Alaska to receive $225M in federal funds for bridge repair
Alaska will receive $225 million over the next five years to repair the state’s 141 bridges that are in poor condition, according to a news release from the U.S. Department of Transportation.
The money for the Bridge Replacement, Rehabilitation, Preservation, Protection, and Construction Program – or Bridge Formula Program – comes from the Bipartisan Infrastructure Law passed by Congress and signed by President Joe Biden.
The program also designated $825 million over the next five years for the Tribal Transportation Facilities, and Alaska’s tribes will receive a share of that, according to information on the DOT’s website.
Alaska will receive $45 million in fiscal year 2022, according to the DOT. The funding will be split with $38.3 million going toward state bridges and $6.8 million going to bridges owned by a city, town, county or other local agency, also known as off-system bridges. The usual practice of requiring states to provide 20% of federal bridge repair funding for off-system bridges has been waived and entities can use 100% of federal funds for the projects.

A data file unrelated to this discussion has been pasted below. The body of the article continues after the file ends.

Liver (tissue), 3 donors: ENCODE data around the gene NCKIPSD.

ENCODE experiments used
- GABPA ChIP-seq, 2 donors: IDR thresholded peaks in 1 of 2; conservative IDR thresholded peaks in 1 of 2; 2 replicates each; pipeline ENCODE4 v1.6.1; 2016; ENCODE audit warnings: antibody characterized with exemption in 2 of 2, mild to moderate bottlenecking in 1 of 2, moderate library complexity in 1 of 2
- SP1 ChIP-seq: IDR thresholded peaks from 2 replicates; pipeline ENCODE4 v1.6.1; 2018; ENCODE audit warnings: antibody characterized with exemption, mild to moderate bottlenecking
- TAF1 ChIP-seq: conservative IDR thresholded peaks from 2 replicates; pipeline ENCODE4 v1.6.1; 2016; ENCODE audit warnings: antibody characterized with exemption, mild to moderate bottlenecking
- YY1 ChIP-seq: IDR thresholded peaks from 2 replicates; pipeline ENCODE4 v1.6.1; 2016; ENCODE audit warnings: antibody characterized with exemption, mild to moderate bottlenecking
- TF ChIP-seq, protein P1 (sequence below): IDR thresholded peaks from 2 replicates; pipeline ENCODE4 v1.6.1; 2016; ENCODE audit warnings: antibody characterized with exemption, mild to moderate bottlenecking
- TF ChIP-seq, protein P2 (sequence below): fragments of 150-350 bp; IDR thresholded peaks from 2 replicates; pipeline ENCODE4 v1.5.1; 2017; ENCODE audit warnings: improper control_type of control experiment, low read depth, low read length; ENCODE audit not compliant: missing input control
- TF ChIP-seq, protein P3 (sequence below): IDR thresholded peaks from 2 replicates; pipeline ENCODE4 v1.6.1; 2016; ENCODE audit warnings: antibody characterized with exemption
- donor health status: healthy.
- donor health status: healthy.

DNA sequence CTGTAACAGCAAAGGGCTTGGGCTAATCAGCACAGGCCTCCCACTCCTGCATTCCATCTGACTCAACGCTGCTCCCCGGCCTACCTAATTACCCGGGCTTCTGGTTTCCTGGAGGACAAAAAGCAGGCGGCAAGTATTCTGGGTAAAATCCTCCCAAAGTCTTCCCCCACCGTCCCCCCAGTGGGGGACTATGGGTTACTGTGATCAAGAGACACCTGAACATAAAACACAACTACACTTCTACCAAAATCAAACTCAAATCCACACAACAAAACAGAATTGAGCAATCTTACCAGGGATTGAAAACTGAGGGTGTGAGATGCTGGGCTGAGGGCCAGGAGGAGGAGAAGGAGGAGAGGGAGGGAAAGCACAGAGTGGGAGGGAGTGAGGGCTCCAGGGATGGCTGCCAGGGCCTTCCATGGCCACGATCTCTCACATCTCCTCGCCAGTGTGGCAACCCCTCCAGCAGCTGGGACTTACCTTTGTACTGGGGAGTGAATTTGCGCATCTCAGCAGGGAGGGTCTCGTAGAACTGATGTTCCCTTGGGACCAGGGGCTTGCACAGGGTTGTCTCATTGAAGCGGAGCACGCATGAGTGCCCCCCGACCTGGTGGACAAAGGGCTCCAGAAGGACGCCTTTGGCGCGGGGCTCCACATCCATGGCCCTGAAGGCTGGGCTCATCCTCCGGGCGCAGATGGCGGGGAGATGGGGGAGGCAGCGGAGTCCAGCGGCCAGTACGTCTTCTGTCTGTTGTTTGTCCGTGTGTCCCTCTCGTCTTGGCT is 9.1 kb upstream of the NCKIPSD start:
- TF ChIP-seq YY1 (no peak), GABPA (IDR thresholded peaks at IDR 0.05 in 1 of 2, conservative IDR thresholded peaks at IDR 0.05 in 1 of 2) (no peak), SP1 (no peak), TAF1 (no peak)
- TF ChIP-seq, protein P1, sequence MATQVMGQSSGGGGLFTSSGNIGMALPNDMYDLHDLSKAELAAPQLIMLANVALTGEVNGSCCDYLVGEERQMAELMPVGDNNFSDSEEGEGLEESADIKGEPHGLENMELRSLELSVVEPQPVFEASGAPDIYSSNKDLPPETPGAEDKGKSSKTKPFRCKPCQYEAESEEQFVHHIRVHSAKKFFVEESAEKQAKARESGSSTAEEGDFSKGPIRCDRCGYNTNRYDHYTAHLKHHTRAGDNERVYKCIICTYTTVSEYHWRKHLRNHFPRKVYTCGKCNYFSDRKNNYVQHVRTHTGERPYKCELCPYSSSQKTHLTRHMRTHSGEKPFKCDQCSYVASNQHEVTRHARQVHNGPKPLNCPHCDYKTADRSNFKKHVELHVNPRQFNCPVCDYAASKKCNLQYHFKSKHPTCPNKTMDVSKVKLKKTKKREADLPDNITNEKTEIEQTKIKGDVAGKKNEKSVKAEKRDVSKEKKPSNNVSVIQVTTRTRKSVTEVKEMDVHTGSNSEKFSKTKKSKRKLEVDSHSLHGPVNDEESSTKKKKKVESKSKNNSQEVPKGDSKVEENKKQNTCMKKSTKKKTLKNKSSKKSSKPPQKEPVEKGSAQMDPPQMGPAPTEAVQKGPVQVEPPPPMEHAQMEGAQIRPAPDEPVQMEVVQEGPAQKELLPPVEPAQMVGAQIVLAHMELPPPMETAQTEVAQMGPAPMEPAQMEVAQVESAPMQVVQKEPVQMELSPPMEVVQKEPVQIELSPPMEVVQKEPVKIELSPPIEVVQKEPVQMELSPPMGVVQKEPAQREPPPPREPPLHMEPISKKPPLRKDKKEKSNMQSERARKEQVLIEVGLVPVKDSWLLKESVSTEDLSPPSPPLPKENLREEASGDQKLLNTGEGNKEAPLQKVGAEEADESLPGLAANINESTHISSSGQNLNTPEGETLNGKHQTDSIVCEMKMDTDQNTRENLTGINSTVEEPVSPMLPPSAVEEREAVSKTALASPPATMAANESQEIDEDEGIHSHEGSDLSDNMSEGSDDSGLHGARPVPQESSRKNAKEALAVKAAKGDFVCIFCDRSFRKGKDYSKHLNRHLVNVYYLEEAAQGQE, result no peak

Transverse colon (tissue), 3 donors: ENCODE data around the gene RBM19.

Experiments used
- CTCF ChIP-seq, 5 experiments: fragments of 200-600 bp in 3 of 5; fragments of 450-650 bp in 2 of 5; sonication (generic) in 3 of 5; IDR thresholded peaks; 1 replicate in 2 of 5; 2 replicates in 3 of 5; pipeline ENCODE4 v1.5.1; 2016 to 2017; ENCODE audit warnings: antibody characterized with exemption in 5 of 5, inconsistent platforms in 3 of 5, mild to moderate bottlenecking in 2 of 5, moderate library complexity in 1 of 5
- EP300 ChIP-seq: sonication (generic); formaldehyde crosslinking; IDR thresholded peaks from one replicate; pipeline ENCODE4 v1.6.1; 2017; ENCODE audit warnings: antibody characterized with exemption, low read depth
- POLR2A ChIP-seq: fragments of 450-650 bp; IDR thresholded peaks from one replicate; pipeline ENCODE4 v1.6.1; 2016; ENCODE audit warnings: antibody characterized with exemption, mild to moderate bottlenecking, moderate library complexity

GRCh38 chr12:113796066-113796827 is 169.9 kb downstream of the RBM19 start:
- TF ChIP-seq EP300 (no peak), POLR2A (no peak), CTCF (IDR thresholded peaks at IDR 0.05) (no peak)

“This record amount of funding, made possible by the Bipartisan Infrastructure Law, will allow states and Tribal governments to fix the bridges most in need of repair,” Deputy Federal Highway Administrator Stephanie Pollack said. “It will also modernize bridges to withstand the effects of climate change and to make them safer for all users, including cyclists and pedestrians.”
Alaska’s bridges ranked 38th when compared with the other 50 states in an analysis of structurally deficient bridges, according to the Reason Foundation’s Annual Highway report.
The program will allocate $26.5 billion to the the 50 states, Puerto Rico and the District of Columbia over the next five years and help repair about 15,000 bridges, according to the news release. The Federal Highway Administration will oversee the program, which DOT officials said is the “single largest dedicated bridge investment since the construction of the interstate highway system.”
“Modernizing America’s bridges will help improve safety, support economic growth, and make people’s lives better in every part of the country – across rural, suburban, urban, and tribal communities,” U.S. Transportation Secretary Pete Buttigieg said.
This article was originally posted on Alaska to receive $225M in federal funds for bridge repair